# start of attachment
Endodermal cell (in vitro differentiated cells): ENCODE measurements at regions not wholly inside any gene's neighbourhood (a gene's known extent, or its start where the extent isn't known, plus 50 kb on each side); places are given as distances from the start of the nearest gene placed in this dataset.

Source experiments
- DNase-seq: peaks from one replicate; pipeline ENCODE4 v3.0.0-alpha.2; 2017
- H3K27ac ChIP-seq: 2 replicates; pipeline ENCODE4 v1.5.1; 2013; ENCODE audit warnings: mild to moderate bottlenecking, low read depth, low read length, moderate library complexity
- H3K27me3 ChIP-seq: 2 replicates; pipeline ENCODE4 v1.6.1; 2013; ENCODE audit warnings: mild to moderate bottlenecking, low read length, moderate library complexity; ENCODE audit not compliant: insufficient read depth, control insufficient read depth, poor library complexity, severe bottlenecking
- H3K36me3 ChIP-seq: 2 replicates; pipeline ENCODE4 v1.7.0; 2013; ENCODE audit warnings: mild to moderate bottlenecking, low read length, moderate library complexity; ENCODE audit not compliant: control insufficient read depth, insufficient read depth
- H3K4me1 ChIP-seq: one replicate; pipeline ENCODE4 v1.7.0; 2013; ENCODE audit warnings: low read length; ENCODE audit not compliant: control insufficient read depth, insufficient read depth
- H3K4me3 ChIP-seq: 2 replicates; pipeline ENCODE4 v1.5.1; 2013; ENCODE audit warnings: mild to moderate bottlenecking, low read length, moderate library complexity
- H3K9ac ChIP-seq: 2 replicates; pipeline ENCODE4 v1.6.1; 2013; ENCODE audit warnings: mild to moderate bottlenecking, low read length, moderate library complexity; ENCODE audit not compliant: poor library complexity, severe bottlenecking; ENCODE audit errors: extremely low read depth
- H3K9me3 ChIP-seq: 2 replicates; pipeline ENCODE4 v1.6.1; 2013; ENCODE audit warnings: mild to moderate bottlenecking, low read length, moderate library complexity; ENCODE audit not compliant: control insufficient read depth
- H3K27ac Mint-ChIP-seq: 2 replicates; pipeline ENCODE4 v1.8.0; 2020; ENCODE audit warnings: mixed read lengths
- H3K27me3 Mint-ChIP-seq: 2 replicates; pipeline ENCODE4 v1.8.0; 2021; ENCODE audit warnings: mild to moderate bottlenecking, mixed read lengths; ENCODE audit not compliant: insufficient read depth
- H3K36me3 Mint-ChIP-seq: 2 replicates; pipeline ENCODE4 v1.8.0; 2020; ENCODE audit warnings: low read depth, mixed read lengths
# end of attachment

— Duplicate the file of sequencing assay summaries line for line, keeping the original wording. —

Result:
Endodermal cell (in vitro differentiated cells): ENCODE measurements at regions not wholly inside any gene's neighbourhood (a gene's known extent, or its start where the extent isn't known, plus 50 kb on each side); places are given as distances from the start of the nearest gene placed in this dataset.

Source experiments
- DNase-seq: peaks from one replicate; pipeline ENCODE4 v3.0.0-alpha.2; 2017
- H3K27ac ChIP-seq: 2 replicates; pipeline ENCODE4 v1.5.1; 2013; ENCODE audit warnings: mild to moderate bottlenecking, low read depth, low read length, moderate library complexity
- H3K27me3 ChIP-seq: 2 replicates; pipeline ENCODE4 v1.6.1; 2013; ENCODE audit warnings: mild to moderate bottlenecking, low read length, moderate library complexity; ENCODE audit not compliant: insufficient read depth, control insufficient read depth, poor library complexity, severe bottlenecking
- H3K36me3 ChIP-seq: 2 replicates; pipeline ENCODE4 v1.7.0; 2013; ENCODE audit warnings: mild to moderate bottlenecking, low read length, moderate library complexity; ENCODE audit not compliant: control insufficient read depth, insufficient read depth
- H3K4me1 ChIP-seq: one replicate; pipeline ENCODE4 v1.7.0; 2013; ENCODE audit warnings: low read length; ENCODE audit not compliant: control insufficient read depth, insufficient read depth
- H3K4me3 ChIP-seq: 2 replicates; pipeline ENCODE4 v1.5.1; 2013; ENCODE audit warnings: mild to moderate bottlenecking, low read length, moderate library complexity
- H3K9ac ChIP-seq: 2 replicates; pipeline ENCODE4 v1.6.1; 2013; ENCODE audit warnings: mild to moderate bottlenecking, low read length, moderate library complexity; ENCODE audit not compliant: poor library complexity, severe bottlenecking; ENCODE audit errors: extremely low read depth
- H3K9me3 ChIP-seq: 2 replicates; pipeline ENCODE4 v1.6.1; 2013; ENCODE audit warnings: mild to moderate bottlenecking, low read length, moderate library complexity; ENCODE audit not compliant: control insufficient read depth
- H3K27ac Mint-ChIP-seq: 2 replicates; pipeline ENCODE4 v1.8.0; 2020; ENCODE audit warnings: mixed read lengths
- H3K27me3 Mint-ChIP-seq: 2 replicates; pipeline ENCODE4 v1.8.0; 2021; ENCODE audit warnings: mild to moderate bottlenecking, mixed read lengths; ENCODE audit not compliant: insufficient read depth
- H3K36me3 Mint-ChIP-seq: 2 replicates; pipeline ENCODE4 v1.8.0; 2020; ENCODE audit warnings: low read depth, mixed read lengths